Tough, tough category. Building a world from scratch is never easy. My preference is for the finicky, precise, detailed worlds of Wes Anderson and the slightly more sprawling world of Into the Woods. I’m glad I don’t have to vote on this one.

 

BEST ANIMATED SHORT FILM

The Bigger Picture

Daisy Jacobs and Christopher Hees

The Dam Keeper

Robert Kondo and Dice Tsutsumi

Feast

Patrick Osborne and Kristina Reed

Me and My Moulton

Torill Kove

A Single Life

Joris Oprins

 

I’ve only seen the one most of us have seen – Feast – and that was not one of the best Disney’s ever done.

 

BEST LIVE ACTION SHORT FILM

Aya

Oded Binnun and Mihal Brezis

Boogaloo and Graham

Michael Lennox and Ronan Blaney

Butter Lamp (La Lampe Au Beurre De Yak)

Hu Wei and Julien Féret

Parvaneh

Talkhon Hamzavi and Stefan Eichenberger

The Phone Call

Mat Kirkby and James Lucas

I’ve seen none of these.

 

ACHIEVEMENT IN SOUND EDITING

American Sniper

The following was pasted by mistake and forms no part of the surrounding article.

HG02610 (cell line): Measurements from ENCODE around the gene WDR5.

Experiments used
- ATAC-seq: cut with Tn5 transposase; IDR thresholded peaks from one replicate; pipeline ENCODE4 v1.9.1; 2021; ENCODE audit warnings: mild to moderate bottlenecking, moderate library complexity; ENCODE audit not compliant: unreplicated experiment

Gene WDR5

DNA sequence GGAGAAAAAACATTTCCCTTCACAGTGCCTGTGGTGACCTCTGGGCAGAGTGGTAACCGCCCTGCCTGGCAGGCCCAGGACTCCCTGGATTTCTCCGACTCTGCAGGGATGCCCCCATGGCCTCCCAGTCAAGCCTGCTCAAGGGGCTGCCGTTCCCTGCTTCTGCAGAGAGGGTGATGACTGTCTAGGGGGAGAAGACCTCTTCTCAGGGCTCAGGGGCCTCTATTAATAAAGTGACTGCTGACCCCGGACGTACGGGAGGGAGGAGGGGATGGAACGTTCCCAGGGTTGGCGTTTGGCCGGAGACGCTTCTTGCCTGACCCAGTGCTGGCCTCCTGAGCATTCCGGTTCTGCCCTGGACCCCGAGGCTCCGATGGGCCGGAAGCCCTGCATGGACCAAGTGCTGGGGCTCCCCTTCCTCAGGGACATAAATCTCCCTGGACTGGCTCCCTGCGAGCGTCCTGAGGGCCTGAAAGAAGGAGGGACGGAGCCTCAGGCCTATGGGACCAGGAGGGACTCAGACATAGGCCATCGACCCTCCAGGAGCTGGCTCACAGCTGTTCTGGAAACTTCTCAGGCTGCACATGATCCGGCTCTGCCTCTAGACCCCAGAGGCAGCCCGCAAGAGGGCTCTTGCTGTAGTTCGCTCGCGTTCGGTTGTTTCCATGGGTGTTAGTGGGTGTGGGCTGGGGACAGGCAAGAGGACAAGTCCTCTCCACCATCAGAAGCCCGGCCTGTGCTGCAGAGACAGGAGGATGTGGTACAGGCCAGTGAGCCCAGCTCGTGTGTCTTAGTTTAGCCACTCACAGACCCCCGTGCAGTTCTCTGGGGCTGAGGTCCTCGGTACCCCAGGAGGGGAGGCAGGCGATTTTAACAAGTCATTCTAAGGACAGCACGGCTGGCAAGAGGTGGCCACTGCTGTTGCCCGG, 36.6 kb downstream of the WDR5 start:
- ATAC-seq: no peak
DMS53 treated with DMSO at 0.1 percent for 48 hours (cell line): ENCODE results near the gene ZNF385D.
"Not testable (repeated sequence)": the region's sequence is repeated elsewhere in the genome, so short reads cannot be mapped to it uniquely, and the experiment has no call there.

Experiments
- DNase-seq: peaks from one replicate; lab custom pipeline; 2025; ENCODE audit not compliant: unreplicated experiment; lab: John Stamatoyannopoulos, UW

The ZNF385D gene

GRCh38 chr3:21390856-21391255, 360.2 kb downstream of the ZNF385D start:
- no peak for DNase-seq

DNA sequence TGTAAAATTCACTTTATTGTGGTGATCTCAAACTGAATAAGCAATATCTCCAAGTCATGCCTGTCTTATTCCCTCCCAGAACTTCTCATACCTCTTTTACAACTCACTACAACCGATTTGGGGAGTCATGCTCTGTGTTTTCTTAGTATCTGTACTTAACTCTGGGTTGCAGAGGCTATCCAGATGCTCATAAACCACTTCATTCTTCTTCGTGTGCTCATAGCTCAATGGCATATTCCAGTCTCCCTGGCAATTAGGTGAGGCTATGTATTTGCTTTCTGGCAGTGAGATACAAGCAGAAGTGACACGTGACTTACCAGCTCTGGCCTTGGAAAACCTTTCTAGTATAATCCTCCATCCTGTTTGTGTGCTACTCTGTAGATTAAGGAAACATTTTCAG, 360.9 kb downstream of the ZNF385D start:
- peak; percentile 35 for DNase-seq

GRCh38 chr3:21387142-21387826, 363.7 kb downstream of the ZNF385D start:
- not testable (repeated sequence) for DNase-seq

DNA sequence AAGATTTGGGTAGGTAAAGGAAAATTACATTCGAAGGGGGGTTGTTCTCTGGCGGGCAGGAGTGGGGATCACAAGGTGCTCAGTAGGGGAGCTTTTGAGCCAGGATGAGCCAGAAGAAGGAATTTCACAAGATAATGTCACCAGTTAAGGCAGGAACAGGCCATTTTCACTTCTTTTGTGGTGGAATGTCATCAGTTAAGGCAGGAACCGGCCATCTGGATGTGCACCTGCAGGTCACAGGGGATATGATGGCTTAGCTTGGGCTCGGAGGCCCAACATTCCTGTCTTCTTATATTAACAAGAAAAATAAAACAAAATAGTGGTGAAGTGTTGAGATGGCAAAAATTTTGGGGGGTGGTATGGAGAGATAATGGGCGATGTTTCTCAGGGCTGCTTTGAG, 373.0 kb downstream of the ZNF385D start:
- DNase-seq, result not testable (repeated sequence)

Alan Robert Murray and Bub Asman

Birdman or (The Unexpected Virtue of Ignorance)

Martín Hernández and Aaron Glascock

The Hobbit: The Battle of the Five Armies

Brent Burge and Jason Canovas

Interstellar

Richard King

Unbroken

Becky Sullivan and Andrew DeCristofaro

 

Without seeing American Sniper, I have to say that Birdman or The Hobbit would seem to be the most interesting editing challenges here. Insterstellar, of course, was deliberately mixed like that, but I consider it a failed experiment. That’s just me…

 

ACHIEVEMENT IN SOUND MIXING

American Sniper

John Reitz, Gregg Rudloff and Walt Martin

Birdman or (The Unexpected Virtue of Ignorance)

Jon Taylor, Frank A. Montaño and Thomas Varga